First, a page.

Korean module manufacturer Hanwha Q Cells has announced a 100 MW supply deal for a 150 MW solar plant in China’s Hubei Province. The deal was inked with snappily named EPC contractor Central Southern China Electric Power Design Institute Co., Ltd. of China Power Engineering Consulting Group Corporation – which is building the plant for CGN New Energy.
The project is at Dafan town, in Tongshan county, Hubei province, a region with high solar irradiation which hosts renewable energy and battery storage projects.
Hanwha says the supply of modules has already begun, with the first batch of 30 MW arriving on site on November 2. The plant is expected to be ready for grid connection as early as the end of the year.
Hanwha says a previous 66 MW supply deal for a Top Runner project in July means it will have delivered 400 MW of modules to CGN Power Group.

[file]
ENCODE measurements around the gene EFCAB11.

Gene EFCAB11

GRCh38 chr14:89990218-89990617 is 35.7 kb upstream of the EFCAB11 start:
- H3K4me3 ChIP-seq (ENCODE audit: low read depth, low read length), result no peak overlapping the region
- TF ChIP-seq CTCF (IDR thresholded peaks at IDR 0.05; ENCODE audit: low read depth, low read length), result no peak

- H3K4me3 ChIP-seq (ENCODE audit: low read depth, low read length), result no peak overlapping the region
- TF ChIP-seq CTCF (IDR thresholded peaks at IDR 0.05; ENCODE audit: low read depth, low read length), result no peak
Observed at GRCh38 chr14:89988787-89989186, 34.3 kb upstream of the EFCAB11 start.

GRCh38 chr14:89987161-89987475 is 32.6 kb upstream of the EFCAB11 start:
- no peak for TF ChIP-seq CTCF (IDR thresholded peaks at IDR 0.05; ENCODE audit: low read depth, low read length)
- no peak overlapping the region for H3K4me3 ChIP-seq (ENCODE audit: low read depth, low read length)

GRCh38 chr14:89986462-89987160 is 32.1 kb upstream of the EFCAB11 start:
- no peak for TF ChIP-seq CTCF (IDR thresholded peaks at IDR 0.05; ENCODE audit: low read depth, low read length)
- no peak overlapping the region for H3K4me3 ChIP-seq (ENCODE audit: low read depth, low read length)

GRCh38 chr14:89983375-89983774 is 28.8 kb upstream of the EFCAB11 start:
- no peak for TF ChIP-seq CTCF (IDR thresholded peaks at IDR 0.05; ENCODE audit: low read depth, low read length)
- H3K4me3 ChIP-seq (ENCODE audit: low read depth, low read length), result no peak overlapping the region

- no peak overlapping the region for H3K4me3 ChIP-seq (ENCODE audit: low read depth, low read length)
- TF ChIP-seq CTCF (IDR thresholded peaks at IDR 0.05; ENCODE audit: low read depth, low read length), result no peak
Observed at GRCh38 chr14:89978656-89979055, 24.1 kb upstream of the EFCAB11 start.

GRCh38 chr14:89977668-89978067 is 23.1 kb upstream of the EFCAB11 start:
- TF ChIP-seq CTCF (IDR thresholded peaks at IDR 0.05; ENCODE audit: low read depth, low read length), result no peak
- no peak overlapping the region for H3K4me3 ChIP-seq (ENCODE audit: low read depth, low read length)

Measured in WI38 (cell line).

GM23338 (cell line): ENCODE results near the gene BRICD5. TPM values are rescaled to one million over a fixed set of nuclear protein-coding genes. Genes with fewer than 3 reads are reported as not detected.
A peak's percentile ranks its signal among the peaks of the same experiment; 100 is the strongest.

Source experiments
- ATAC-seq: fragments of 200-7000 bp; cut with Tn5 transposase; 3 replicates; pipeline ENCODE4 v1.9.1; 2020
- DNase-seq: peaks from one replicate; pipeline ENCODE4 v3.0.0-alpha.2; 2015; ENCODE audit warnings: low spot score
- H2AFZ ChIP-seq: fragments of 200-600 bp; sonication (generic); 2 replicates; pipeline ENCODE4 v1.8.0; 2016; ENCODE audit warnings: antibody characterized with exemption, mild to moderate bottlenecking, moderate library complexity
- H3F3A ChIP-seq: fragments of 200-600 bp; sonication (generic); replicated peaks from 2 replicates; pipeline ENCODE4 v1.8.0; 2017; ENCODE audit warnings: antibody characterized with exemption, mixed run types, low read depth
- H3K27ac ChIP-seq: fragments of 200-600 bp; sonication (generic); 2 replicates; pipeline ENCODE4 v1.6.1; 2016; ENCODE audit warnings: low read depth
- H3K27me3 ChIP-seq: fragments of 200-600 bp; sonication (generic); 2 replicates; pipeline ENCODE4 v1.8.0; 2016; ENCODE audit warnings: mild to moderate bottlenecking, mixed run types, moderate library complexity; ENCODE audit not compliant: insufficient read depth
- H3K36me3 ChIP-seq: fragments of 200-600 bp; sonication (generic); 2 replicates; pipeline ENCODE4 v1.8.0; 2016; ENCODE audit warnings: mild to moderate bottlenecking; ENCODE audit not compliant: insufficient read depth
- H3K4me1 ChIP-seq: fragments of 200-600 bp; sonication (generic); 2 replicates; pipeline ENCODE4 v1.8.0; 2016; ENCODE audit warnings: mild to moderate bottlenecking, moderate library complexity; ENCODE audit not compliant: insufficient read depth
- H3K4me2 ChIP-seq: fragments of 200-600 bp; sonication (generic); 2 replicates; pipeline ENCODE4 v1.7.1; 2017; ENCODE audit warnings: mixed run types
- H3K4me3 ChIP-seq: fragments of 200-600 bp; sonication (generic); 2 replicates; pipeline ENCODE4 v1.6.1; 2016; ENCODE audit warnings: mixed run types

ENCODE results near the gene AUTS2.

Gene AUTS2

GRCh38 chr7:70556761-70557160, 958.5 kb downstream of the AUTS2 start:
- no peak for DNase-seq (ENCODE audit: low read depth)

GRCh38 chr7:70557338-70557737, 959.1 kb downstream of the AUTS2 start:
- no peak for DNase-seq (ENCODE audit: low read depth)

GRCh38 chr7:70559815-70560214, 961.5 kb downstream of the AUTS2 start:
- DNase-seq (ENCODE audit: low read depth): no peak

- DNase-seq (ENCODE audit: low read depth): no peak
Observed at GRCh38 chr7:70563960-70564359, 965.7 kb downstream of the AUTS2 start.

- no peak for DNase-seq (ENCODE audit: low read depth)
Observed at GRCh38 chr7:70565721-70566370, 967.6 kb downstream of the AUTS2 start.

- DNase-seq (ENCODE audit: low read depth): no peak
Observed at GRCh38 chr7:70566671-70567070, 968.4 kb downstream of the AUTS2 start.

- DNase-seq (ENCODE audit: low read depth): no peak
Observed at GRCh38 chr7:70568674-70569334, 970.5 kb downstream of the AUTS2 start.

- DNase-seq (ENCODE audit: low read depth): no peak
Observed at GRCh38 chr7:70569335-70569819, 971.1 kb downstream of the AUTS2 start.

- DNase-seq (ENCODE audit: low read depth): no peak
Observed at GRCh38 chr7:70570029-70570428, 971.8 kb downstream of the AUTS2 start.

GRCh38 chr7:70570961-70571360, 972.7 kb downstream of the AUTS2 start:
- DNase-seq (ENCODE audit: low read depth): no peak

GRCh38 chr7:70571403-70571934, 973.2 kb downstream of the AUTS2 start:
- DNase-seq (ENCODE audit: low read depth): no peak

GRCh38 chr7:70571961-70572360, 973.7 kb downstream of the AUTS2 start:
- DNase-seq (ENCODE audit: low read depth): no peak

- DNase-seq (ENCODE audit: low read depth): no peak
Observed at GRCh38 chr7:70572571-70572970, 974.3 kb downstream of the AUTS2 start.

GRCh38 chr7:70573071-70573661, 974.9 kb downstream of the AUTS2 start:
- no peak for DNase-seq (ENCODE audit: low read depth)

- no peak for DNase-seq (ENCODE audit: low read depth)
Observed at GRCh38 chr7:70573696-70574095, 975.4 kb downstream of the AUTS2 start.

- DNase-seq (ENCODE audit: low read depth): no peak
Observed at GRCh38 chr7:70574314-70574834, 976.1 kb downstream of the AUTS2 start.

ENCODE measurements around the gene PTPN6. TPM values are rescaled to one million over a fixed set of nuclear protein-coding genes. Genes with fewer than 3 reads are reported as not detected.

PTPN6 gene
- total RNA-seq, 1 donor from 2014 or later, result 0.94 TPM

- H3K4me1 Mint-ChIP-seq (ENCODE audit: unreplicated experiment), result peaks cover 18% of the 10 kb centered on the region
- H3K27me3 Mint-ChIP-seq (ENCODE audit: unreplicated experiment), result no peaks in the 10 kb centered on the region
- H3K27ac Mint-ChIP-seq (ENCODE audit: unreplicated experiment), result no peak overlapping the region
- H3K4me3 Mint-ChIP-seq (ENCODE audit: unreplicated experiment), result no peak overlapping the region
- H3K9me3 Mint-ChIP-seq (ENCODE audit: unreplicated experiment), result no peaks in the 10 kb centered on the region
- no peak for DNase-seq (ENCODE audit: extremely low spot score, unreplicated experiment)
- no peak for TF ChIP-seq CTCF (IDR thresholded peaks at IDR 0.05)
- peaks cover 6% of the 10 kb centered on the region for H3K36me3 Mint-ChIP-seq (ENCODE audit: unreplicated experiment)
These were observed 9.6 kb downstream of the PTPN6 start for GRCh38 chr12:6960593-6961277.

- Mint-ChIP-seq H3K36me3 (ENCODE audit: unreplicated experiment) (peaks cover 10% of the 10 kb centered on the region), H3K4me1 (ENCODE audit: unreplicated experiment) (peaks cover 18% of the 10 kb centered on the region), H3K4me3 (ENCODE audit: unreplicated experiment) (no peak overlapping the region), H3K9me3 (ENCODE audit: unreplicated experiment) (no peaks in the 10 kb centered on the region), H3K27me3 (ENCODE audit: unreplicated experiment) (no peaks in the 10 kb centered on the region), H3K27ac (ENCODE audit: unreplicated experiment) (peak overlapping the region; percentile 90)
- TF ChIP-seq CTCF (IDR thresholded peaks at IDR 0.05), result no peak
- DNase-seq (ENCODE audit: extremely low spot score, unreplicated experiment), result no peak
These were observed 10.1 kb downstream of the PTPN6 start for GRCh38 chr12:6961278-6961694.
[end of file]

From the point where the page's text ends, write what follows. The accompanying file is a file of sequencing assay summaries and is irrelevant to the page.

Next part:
In its second quarter update, the cell producer noted a 10.3% decline in revenues compared to the same period last year, from $578 million to $518 million. Hanwha cited a “difficult quarter”, due to falling sales in some key markets following policy changes – most probably a reference to China. However, the company said it was optimistic of better times ahead and felt the solar market would continue to grow “in the long term”.
IHS Markit has revised up its estimate for the Chinese market by several gigawatts to an encouraging 40 GW by the end of the year, which would mean a cumulative capacity of 165 GW. China is reportedly considering revising its 2020 solar development target up from 105 GW – which it has long since surpassed – to 210-270 GW.
In this vein, market research group, Fitch Solution Macro Research, forecasts the global solar market will experience 138% growth over the next decade. Cumulative global installation reportedly reached 395 GW last year, and is expected to climb to 942 GW by 2027.